Figure 2
Crystal Structure of Cj0977p17. (A) Ribbon diagrams of the Cj0977p17 monomer structure. The secondary structures are labeled. N and C denote the N and C termini of Cj0977p17, respectively. The central helix (α3) is highlighted in red. (B) Ribbon ...
Figure 3
Superposition of 8 protomers in the asymmetric unit. The overlay of 8 protomers was carried out with respect to the protomer D. The view is in the same orientation as in Figure 2A. The variable region within the core hotdog fold, loop between β4 ...

Consistent with the oligomer state of Cj0977p17 (and Cj0977) in solution, the crystal structure reveals that individual subunits assemble into dimers in the crystalline lattice. In addition, in considering that the asymmetric unit contains four independent dimers with the same scaffold, the functional quaternary structure of Cj0977 is defined as dimer. The subunit-subunit interface is mainly formed through interactions between the β strand β3 and between the central α helix α3 of symmetry-related two subunits (Fig. 2B). Therefore, the two 6-stranded β sheets of each subunit are connected to form a large anti-parallel 12-stranded β sheet in the Cj0977p17 dimer. Upon dimer formation, each Cj0977p17 monomer buries a surface area of ~1558 Å2. The conformations of the four dimers in the asymmetric unit are almost identical, reflecting the superposability of 8 protomers (Fig. 3).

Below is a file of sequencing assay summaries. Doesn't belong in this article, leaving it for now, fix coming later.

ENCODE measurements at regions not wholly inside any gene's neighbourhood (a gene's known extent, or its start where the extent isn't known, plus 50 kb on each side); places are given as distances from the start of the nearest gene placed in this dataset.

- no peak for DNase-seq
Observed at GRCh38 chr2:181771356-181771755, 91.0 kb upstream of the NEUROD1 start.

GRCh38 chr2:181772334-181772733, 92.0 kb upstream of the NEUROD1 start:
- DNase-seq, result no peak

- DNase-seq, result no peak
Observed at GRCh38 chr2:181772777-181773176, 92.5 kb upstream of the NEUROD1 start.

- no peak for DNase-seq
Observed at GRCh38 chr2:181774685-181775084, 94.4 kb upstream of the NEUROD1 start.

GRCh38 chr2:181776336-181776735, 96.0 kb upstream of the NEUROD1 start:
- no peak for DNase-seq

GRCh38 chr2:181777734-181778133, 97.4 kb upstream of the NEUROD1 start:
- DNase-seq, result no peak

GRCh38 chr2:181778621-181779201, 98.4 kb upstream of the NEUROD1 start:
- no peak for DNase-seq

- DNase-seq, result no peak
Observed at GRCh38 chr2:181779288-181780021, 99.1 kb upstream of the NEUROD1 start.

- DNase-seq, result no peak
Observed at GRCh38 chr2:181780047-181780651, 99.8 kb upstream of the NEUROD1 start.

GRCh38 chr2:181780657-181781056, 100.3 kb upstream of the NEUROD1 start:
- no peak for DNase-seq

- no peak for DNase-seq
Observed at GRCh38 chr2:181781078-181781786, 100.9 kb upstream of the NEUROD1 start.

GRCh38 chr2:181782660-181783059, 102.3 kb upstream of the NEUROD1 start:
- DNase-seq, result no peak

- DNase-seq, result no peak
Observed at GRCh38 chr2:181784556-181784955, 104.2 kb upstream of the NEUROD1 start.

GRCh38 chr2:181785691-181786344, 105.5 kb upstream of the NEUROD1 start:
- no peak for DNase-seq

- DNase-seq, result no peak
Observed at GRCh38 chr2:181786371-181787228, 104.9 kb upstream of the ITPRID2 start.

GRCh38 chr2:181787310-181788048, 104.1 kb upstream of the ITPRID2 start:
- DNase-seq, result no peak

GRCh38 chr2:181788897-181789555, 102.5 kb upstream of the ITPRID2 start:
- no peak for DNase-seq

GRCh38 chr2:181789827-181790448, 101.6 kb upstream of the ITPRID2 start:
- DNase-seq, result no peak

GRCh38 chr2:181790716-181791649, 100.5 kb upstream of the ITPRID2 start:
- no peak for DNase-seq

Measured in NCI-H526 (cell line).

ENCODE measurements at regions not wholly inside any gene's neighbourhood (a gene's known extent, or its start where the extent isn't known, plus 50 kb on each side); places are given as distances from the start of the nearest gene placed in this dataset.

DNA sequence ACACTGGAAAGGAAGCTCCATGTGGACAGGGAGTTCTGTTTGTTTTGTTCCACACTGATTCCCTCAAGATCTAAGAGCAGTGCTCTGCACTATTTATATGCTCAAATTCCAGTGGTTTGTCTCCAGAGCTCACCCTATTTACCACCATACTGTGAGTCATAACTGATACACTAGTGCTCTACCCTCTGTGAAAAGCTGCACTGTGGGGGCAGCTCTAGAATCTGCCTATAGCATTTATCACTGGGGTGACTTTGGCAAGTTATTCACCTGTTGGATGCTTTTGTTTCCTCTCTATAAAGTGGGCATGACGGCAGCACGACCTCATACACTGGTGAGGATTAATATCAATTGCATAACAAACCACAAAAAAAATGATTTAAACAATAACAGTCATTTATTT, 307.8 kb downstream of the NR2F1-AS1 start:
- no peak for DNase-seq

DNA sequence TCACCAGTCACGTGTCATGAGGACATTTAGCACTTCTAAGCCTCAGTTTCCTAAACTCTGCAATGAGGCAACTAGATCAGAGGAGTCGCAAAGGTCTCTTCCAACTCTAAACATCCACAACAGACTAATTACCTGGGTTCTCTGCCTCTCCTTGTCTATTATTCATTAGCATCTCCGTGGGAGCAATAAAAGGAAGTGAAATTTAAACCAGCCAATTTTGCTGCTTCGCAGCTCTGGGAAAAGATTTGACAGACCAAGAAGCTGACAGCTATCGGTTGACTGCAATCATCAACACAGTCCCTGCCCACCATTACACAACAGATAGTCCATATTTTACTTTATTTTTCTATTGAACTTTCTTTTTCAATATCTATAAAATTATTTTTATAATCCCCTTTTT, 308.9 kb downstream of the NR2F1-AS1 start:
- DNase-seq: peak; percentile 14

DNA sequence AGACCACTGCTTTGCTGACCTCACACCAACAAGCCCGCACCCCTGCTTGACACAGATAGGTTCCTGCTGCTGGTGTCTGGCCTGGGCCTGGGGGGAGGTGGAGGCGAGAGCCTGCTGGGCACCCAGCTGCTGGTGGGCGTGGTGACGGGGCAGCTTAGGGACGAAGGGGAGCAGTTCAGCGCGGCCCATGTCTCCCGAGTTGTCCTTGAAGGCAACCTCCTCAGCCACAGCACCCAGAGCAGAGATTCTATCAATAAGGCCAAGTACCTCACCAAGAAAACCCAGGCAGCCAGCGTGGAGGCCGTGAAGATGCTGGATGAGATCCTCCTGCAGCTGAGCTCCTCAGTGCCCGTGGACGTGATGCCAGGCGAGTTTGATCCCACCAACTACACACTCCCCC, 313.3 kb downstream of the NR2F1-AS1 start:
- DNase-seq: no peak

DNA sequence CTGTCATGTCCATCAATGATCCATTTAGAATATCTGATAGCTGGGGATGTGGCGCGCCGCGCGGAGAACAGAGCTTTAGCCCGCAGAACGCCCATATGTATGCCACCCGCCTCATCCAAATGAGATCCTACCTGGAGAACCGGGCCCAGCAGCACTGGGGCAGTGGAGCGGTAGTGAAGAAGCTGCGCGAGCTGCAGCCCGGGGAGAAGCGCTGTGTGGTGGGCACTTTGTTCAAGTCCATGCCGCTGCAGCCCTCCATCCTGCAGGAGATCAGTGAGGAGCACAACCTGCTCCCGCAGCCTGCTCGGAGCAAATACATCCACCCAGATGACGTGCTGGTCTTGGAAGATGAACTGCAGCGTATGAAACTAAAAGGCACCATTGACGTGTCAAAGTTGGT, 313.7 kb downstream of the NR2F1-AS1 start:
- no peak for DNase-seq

Structural comparison with other “hot dog” fold proteins